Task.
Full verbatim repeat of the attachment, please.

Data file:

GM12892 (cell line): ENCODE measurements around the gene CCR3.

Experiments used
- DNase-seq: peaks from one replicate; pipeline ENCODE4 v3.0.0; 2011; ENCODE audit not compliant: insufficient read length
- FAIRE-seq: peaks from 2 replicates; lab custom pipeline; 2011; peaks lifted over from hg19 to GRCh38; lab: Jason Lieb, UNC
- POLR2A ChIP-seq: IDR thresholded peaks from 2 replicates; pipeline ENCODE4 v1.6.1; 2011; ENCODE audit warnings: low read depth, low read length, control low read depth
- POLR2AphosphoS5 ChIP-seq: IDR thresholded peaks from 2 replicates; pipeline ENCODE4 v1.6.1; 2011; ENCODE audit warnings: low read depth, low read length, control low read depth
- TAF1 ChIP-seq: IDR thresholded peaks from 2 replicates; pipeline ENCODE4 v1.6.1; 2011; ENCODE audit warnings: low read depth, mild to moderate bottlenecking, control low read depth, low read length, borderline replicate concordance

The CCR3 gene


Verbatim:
GM12892 (cell line): ENCODE measurements around the gene CCR3.

Experiments used
- DNase-seq: peaks from one replicate; pipeline ENCODE4 v3.0.0; 2011; ENCODE audit not compliant: insufficient read length
- FAIRE-seq: peaks from 2 replicates; lab custom pipeline; 2011; peaks lifted over from hg19 to GRCh38; lab: Jason Lieb, UNC
- POLR2A ChIP-seq: IDR thresholded peaks from 2 replicates; pipeline ENCODE4 v1.6.1; 2011; ENCODE audit warnings: low read depth, low read length, control low read depth
- POLR2AphosphoS5 ChIP-seq: IDR thresholded peaks from 2 replicates; pipeline ENCODE4 v1.6.1; 2011; ENCODE audit warnings: low read depth, low read length, control low read depth
- TAF1 ChIP-seq: IDR thresholded peaks from 2 replicates; pipeline ENCODE4 v1.6.1; 2011; ENCODE audit warnings: low read depth, mild to moderate bottlenecking, control low read depth, low read length, borderline replicate concordance

The CCR3 gene